Kentucky Attorney General-elect Russell Coleman speaking on election night, Nov 7, 2023 in Louisville. (Kentucky Lantern photo by Mathew Mueller)
FRANKFORT — Kentucky’s next attorney general, Republican Russell Coleman, said Tuesday that combating public corruption will be one of his priorities but declined to speak specifically about London Mayor Randall Weddle’s use of “straw donors” to make excessive contributions to Gov. Andy Beshear’s campaign and the Kentucky Democratic Party.
Flanked by his transition team and speaking to media in the Capitol Rotunda, Coleman said that prosecuting public corruption is one of the attorney general’s “core responsibilities” and that “for too long” the state “has had to rely” on federal authorities to investigate corruption involving government officials.
Coleman said his other top priorities would be:
- “Tackling the poison” flowing in from our “porous southwest border” that contributed to the drug overdose deaths of more than 2,100 Kentuckians last year.
- Addressing violence, particularly in Louisville.
- Combating child exploitation and sex abuse.
- “Leaning in on how we support our county and commonwealth’s attorneys.”
Coleman, who served as U.S. attorney in Kentucky’s Western District under then President Donald Trump, said he reached out to newly elected Jefferson County Commonwealth’s Attorney Gerina D. Whethers the day after the Nov. 7 election. “We’re looking forward to sitting down and talking about how the attorney general will play a role in (violence) reduction in Louisville. I don’t know what that looks like yet.”
Coleman called Kentucky’s largest city “a very dangerous place, particularly in some neighborhoods” and said that violent crime also is significantly up in rural Kentucky.
Asked by the Lantern for a response, Whethers’ office emailed a statement: “The Jefferson County Commonwealth’s Attorney’s Office is focused on building a foundation that fosters trust, transparency, and the well-being of the citizens of Jefferson County, which has always been a primary focus of the Whethers administration. The Commonwealth’s Attorney Office collaborates with multiple agencies, including law enforcement. We aim to ensure safer communities and victims and their families receive justice.”
As attorney general, Coleman will oversee a commission that’s responsible for steering spending from Kentucky’s legal settlements with drug companies whose practices fueled the opioid epidemic.
The commission is considering putting $42 million into research on an illegal psychedelic plant, ibogaine, that is reputed to ease opioid withdrawal and help opioid users overcome addiction.
Coleman said he found ibogaine’s possibilities “fascinating” and that he planned to “take a hard look” at whether it would be a smart use for $42 million, which he called “a lot of money.”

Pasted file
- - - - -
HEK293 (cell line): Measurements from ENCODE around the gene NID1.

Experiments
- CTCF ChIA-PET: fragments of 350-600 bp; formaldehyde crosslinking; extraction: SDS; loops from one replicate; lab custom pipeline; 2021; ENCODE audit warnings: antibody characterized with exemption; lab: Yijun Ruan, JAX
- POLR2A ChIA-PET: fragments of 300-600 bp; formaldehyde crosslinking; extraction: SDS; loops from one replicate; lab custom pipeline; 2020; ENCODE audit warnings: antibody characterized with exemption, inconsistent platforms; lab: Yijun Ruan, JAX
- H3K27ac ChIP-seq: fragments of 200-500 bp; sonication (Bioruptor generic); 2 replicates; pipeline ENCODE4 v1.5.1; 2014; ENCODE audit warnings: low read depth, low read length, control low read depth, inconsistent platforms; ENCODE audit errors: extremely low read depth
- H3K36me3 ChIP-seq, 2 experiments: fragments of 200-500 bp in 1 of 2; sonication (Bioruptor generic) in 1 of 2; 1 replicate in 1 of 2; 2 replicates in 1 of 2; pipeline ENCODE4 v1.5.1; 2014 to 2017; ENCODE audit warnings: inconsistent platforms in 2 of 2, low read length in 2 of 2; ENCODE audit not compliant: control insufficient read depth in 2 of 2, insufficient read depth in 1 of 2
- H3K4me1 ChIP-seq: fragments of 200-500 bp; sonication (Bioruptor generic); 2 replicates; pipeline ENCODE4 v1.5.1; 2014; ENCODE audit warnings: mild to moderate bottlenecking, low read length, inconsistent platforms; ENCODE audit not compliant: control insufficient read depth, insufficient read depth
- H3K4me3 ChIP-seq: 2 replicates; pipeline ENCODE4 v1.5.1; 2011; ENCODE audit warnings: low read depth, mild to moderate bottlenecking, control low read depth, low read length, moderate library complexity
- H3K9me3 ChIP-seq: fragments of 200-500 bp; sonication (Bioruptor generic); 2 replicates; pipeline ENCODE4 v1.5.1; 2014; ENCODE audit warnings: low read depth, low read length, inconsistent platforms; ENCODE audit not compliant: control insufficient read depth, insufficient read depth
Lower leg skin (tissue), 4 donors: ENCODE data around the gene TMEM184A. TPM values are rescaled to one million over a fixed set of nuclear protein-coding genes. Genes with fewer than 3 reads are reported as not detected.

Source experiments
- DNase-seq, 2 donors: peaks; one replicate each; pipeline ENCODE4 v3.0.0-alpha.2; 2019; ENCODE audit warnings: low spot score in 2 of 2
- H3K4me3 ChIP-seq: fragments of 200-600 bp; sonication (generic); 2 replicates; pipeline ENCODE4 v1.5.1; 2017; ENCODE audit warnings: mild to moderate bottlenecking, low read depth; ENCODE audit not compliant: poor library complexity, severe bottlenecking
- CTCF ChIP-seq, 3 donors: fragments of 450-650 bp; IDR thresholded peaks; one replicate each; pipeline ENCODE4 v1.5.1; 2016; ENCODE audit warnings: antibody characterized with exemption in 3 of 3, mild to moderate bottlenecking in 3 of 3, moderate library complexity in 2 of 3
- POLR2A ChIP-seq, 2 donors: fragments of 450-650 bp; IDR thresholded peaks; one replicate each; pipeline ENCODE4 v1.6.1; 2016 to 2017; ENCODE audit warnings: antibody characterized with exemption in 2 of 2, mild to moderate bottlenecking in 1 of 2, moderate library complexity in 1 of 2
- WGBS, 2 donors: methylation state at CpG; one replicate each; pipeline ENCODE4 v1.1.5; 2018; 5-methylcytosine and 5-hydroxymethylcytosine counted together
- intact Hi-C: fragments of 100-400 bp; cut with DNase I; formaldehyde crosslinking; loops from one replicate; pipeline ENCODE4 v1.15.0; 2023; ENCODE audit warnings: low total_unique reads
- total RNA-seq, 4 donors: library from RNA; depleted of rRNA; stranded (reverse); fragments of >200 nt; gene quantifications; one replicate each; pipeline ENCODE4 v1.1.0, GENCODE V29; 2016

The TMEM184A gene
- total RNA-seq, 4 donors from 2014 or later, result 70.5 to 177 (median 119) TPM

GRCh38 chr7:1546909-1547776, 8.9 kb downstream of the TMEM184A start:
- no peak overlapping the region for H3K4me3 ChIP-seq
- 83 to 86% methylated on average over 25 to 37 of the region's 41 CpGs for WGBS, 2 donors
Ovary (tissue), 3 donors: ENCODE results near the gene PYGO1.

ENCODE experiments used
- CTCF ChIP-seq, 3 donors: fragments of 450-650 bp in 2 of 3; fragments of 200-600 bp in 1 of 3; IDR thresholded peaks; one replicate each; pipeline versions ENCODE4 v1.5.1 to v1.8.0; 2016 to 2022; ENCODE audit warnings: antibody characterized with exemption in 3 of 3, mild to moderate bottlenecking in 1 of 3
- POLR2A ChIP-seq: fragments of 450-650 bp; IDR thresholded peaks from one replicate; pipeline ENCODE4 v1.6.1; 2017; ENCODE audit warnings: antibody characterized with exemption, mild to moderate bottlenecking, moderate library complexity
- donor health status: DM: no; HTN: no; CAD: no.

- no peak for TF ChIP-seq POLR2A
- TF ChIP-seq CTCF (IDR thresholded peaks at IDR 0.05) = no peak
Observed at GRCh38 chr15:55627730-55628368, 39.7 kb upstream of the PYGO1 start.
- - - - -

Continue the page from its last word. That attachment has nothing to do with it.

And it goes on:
Praising Kentucky’s progress on expanding access to drug treatment, Coleman said he wants to strengthen prevention, which he said is now piecemeal.
“We need a statewide standard data-based prevention effort,” Coleman said. Kentucky lost 2,135 lives to overdose in 2022.
Coleman said he has reached out to the newly reelected Beshear and members of his administration and looks forward to “pragmatic” cooperation. “There is no ‘R’ and ‘D’ when it comes to protecting our families” from crime.
Coleman also said he plans to push back “on an agenda coming out of Washington, D.C., that just doesn’t comport with common sense or the views of our founders.”
Last week, the Lantern reported that the Registry of Election Finance has opened a civil investigation into $202,000 in political contributions made on a credit card belonging to Weddle and his wife. The contributions had been made in the names of Weddle family members, friends and associates who had never before been political donors. The Beshear campaign and Kentucky Democratic Party later returned the $202,000. State and federal laws limit how much an individual can give to a candidate or party and make it illegal to evade the limits by giving through “straw donors.”
Attorney General Daniel Cameron was precluded by an ethics commission ruling from investigating Weddle’s contributions to Beshear as long as he was Beshear’s opponent in the race for governor. Cameron’s office referred the matter to the FBI, which has not said if it is investigating.
Coleman said he was aware of the Weddle case “from afar” but had nothing to say about it specifically.
Coleman announced two hires. Rob Duncan, former U.S. attorney for the Eastern District of Kentucky, will serve as deputy attorney general.
Former state Sen. Wil Schroder will serve as the office’s senior counsel, including acting as a liaison to the legislature.
Coleman also recognized Andrew McNeill, an adviser to former Republican Govs. Matt Bevin and Ernie Fletcher, who is senior adviser to the transition but will not be serving in the Coleman administration.
Coleman and other constitutional officers will take office Jan. 1.
The governor and lieutenant governor will be inaugurated on Dec. 12.
This story has been updated with a statement from Jefferson County Commonwealth’s Attorney Gerina D. Whethers.
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